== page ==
Inova Payroll Blog

Are You Calculating Overtime Correctly?

Posted by Susan Bagnall on Jan 22, 2019

Calculations

Overtime compensation rules are among the many labor regulations established by the Fair Labor Standards Act (FLSA) designed to protect workers. Calculating overtime pay may seem like a no-brainer, but actually, overtime pay calculations can be tricky. It can be more complicated than a simple time and a half calculation, and there are a number of FLSA rules that need to be considered when calculating overtime or you could find yourself the target of a Department of Labor investigation and liable for back pay, damages, and penalties.

Here are some of the fundamental FLSA rules and calculations to help you ensure you are paying employees correctly and protecting your business.

The FLSA defines overtime as all hours in excess of 40 worked in a single workweek. The first 40 hours are referred to as regular time and any hours beyond 40 are considered overtime. It also defines a workweek as a regularly recurring period of seven consecutive days.

All employees who are not specifically exempted by the Act must receive overtime pay at a minimum of one and one-half times their regular pay rate, even if they are paid on a salaried basis. FLSA regulations define whether or not a worker can be considered exempt from overtime.

Overtime must be paid to salaried non-exempt employees even when a fixed salary for a regular workweek in excess of 40 hours has previously been established.

Compensatory (comp) time is not allowed in lieu of overtime pay for non-exempt private sector employees covered under the FLSA. Under certain conditions, state and local government agencies can satisfy overtime payments by granting comp time equal to one and one-half times the overtime hours. See the U.S. Wage and Hour Division of the Department of Labor Fact Sheet #7 for details.

Only hours actually worked are counted in the overtime calculation. Paid hours that are not worked, like vacation and sick time, are generally not included.

Overtime hours must be calculated for each workweek, not by pay period.

If an employee completes two or more types of work for which different pay rates have been set, a weighted average must be employed to determine the regular pay rate for that week in order to calculate overtime pay.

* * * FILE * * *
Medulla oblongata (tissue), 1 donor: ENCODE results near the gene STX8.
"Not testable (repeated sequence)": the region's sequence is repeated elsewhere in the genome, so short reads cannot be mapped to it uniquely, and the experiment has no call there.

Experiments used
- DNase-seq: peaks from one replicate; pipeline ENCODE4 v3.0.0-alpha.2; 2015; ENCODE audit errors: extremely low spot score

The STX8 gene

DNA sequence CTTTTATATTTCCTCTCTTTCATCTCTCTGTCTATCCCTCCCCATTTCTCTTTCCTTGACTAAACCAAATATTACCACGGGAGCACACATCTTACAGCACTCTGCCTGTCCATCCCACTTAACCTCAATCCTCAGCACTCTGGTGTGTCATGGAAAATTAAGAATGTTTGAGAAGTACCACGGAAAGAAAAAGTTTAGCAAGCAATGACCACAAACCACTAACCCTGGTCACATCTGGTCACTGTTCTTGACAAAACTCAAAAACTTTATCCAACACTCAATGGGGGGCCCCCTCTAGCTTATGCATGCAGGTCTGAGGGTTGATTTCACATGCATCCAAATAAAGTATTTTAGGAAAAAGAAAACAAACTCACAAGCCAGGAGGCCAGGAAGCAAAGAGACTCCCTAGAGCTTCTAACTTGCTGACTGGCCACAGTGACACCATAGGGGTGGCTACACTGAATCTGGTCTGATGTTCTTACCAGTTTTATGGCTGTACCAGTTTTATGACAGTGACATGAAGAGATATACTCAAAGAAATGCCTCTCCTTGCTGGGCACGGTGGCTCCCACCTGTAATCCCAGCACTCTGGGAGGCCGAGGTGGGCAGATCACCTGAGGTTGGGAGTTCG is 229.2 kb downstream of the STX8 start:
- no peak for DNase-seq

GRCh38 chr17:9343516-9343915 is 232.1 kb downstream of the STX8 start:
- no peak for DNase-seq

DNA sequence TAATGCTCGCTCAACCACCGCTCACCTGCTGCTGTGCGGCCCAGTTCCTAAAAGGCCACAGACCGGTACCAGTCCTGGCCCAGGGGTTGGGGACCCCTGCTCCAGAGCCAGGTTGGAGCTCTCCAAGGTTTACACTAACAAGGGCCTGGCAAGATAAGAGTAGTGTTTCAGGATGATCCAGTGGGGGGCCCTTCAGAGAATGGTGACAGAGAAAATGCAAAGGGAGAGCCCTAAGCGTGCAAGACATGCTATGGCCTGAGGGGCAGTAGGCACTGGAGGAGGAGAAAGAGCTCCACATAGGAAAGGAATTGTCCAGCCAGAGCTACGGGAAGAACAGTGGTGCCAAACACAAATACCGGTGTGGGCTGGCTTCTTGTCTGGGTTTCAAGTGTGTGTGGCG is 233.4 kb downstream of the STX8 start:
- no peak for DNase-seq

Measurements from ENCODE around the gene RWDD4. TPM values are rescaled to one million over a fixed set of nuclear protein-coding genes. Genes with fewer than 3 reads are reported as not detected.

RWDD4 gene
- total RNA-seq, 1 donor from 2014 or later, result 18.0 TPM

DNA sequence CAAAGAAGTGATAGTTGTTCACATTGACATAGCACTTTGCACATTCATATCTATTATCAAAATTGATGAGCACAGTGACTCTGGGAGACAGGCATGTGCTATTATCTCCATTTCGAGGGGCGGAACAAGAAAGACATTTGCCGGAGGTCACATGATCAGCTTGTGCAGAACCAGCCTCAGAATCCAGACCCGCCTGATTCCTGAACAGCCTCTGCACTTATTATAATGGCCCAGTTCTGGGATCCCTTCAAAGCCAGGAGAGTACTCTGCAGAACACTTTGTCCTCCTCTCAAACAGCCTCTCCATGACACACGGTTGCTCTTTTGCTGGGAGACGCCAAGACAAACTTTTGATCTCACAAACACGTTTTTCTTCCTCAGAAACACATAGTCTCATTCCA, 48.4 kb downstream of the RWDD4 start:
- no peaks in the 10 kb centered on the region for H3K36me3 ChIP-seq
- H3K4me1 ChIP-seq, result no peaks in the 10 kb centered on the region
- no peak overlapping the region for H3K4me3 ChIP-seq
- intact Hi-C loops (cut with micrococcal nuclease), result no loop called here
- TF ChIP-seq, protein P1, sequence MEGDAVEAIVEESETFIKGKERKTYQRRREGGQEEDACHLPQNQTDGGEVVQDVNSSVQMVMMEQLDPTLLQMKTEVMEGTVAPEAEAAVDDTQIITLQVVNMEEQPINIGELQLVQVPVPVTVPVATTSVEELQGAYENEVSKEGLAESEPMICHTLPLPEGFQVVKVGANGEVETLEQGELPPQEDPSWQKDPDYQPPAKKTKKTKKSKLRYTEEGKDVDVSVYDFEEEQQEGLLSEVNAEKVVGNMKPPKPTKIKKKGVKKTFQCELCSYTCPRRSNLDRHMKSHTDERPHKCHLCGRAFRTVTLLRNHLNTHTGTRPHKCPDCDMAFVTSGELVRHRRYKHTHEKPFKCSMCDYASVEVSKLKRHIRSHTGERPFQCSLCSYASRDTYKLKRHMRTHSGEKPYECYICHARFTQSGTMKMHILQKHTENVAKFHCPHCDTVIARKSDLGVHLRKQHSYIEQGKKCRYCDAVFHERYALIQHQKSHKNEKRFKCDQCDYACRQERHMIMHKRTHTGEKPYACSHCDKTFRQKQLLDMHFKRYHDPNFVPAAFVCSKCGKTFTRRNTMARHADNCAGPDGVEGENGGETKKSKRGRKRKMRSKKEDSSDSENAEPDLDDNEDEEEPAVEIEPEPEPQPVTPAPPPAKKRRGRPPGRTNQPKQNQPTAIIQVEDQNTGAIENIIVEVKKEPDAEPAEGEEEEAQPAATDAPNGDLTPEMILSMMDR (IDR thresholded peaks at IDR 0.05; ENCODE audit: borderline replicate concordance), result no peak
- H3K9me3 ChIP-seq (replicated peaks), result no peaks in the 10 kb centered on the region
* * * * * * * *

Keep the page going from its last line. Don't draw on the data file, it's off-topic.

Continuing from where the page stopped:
Premium pay must be included in the calculation of regular time pay for purposes of determining overtime pay. Shift-pay, holiday pay, weekend pay, discretionary bonuses, etc. need to be added into the computation for the regular pay rate before determining the overtime pay.

Employers are not allowed to waive overtime pay. Previous arrangements with employees, announcements regarding whether or not overtime is allowed, or other methods do not negate the obligation by the employer to pay for overtime worked.


Examples of overtime calculations.

Example 1

ABC Company pays employees on a biweekly schedule and pays time and one-half for overtime worked. Darnell’s regular pay rate is $20 per hour. In the first week of this pay period he worked 56 hours; in the second week he worked 26 hours and took two vacation days at 8 hours each. What is Darnell’s total gross pay for this pay period?

Week 1   Regular pay: 40 hours x $20 = $800, Overtime Pay: 16 hours x 1.5 x $20 = $480

Week 2   Regular pay: 26 hours x $20   Vacation pay: 16 hours x $20 = $320

Total gross pay for this pay period: $800 + $480 + $520 + $320 = $2,120

Although total hours paid in week 2 exceed 40, total hours worked did not; therefore no overtime pay is due to Darnell in week 2.

Example 2

Mary is a non-exempt employee who receives a fixed salary of $500 per week based on a 50-hour workweek. Does she receive overtime pay? If so, what is her gross pay for a week in which she worked 50 hours?

Yes, Mary receives overtime pay as she is a non-exempt employee.

Average hourly rate for earnings: $500 / 50 hours = $10

Overtime pay: 10 hours x 1.5 x $10 = $150

Total gross earnings: $500 + $150 = $650

Example 3

Stephen works two different jobs at The BIG Corporation as a janitor and as a shipping clerk. He receives a regular rate of $12 per hour for his janitorial duties and $16 per hour for his work as a shipping clerk. This week, he worked 26 hours doing janitorial work and 28 hours in the shipping department. How should his total gross pay be calculated?

Regular earnings for janitorial duties: 26 hours x $12 = $312

Regular earnings in shipping department: 28 hours x $16 = $448

Total regular earnings: $312 + $448 = $760

Weighted average of earnings: $760 / 54 hours worked = $14.07

To arrive at total gross pay, the number of overtime hours is multiplied by one-half times the weighted average of earnings and added to total regular earnings because the regular earnings calculation already includes straight-time pay for hours of overtime worked.

Total gross pay: (14 hours x $14.07 x .5) + $760 = $858.49


Although FLSA regulations are in effect across the United States, some states have laws that may supersede FLSA overtime rules. Links to information regarding individual state labor laws can be found through the DOL website.

Overtime calculations can be highly complex and may depend on factors such as state or local laws and regulations; corporate or union agreements; or special rules for businesses like restaurants where it is common for employers to apply a tip credit to employees’ pay, adding another layer of complexity to the calculations. Consult with your CPA for help navigating overtime rules for your business’ specific needs.

Resources:

The U.S. Department of Labor (DOL) website provides additional overtime calculation examples.

Topics: Payroll

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